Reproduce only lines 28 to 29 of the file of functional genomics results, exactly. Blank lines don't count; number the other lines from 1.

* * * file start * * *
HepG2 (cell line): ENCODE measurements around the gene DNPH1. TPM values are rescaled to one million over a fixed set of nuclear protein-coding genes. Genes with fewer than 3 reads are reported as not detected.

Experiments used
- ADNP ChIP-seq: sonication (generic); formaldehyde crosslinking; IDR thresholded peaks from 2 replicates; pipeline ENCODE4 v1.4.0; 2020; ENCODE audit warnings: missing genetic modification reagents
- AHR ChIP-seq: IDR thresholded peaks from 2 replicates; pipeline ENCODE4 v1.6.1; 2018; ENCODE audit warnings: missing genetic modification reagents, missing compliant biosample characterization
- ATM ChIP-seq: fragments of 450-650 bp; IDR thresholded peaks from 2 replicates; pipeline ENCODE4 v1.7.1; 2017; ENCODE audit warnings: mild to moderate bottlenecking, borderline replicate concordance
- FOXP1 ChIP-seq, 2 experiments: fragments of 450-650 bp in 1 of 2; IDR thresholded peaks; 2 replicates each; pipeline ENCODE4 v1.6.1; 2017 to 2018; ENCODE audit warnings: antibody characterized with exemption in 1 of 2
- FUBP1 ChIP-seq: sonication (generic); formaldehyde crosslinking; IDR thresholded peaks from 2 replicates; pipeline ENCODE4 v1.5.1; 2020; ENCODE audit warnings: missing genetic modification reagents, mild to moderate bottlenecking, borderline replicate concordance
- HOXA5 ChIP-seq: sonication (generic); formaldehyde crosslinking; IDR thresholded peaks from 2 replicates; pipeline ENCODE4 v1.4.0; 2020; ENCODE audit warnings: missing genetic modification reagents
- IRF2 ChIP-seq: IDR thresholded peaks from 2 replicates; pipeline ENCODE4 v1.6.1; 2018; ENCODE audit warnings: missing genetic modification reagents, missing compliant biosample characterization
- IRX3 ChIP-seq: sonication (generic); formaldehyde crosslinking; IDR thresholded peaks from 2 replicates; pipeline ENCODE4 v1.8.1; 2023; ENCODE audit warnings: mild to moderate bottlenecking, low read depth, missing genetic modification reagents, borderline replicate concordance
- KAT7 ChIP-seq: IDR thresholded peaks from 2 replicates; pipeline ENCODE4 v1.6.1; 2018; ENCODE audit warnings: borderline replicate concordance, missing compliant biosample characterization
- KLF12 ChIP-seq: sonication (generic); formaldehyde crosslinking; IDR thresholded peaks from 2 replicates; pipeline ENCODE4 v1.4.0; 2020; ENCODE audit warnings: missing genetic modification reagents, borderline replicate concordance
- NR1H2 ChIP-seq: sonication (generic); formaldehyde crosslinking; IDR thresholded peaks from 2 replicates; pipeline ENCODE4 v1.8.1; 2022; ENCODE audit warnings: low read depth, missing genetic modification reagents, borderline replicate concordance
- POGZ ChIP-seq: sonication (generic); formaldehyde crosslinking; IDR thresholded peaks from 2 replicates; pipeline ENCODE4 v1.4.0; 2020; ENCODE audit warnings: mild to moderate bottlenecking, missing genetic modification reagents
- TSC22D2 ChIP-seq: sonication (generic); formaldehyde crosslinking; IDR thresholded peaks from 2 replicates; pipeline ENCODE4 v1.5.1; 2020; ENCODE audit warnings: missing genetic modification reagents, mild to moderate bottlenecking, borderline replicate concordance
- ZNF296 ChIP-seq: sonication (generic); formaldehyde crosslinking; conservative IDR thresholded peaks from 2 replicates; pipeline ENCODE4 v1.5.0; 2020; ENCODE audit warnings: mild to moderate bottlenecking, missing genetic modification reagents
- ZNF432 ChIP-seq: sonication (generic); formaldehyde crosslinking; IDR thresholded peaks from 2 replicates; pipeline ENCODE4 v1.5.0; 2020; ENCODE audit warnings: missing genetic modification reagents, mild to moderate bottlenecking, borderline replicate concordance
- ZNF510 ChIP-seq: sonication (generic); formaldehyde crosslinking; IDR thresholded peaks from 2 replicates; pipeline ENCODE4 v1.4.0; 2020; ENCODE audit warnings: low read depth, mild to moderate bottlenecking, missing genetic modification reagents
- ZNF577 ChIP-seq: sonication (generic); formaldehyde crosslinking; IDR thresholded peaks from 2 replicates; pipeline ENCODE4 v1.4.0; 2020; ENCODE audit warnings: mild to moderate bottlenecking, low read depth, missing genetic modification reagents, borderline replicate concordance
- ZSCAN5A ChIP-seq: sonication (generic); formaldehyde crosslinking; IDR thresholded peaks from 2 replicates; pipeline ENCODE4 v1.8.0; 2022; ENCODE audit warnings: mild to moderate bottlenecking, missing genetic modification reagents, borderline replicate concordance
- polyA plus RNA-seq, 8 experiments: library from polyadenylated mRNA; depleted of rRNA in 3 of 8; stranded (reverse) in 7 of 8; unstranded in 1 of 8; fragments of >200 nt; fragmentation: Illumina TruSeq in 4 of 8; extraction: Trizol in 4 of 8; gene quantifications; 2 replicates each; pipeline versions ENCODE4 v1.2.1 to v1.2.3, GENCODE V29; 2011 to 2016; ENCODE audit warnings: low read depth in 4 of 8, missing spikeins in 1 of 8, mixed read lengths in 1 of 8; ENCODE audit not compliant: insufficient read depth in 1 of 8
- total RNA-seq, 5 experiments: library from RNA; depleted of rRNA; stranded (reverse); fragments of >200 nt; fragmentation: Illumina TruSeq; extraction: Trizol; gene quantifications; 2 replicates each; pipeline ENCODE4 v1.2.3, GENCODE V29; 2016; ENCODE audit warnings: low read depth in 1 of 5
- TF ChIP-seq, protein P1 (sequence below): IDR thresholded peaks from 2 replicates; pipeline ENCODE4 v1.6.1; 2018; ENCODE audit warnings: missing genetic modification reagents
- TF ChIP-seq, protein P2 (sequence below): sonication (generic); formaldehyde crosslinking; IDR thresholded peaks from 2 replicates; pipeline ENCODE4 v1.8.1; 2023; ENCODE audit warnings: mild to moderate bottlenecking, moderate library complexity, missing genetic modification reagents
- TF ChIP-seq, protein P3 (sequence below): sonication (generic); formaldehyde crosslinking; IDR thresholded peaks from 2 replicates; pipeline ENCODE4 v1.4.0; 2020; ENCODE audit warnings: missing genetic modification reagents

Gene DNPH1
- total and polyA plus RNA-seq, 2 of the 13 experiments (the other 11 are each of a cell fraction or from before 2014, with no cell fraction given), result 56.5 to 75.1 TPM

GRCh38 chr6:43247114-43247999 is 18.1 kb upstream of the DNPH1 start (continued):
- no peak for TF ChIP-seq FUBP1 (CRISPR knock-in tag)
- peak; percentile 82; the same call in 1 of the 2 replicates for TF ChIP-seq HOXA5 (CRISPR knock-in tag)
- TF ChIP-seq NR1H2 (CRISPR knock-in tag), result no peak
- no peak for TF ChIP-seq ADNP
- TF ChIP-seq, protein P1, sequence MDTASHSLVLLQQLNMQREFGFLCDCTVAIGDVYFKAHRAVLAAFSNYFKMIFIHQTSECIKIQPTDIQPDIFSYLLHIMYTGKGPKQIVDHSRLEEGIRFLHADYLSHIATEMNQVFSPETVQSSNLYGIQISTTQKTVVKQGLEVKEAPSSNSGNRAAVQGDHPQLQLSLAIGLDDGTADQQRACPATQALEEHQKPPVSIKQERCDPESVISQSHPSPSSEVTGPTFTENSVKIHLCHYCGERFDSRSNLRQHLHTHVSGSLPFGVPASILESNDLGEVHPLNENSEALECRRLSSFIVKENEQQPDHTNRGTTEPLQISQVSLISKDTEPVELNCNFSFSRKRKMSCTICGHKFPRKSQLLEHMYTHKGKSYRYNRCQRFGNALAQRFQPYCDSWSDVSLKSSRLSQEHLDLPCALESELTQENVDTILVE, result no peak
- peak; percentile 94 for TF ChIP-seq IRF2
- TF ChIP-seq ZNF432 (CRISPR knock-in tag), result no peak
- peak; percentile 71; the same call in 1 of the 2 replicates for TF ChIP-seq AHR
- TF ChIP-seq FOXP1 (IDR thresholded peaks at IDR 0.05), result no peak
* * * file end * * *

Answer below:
GRCh38 chr6:43247114-43247999 is 18.1 kb upstream of the DNPH1 start (continued):
- no peak for TF ChIP-seq FUBP1 (CRISPR knock-in tag)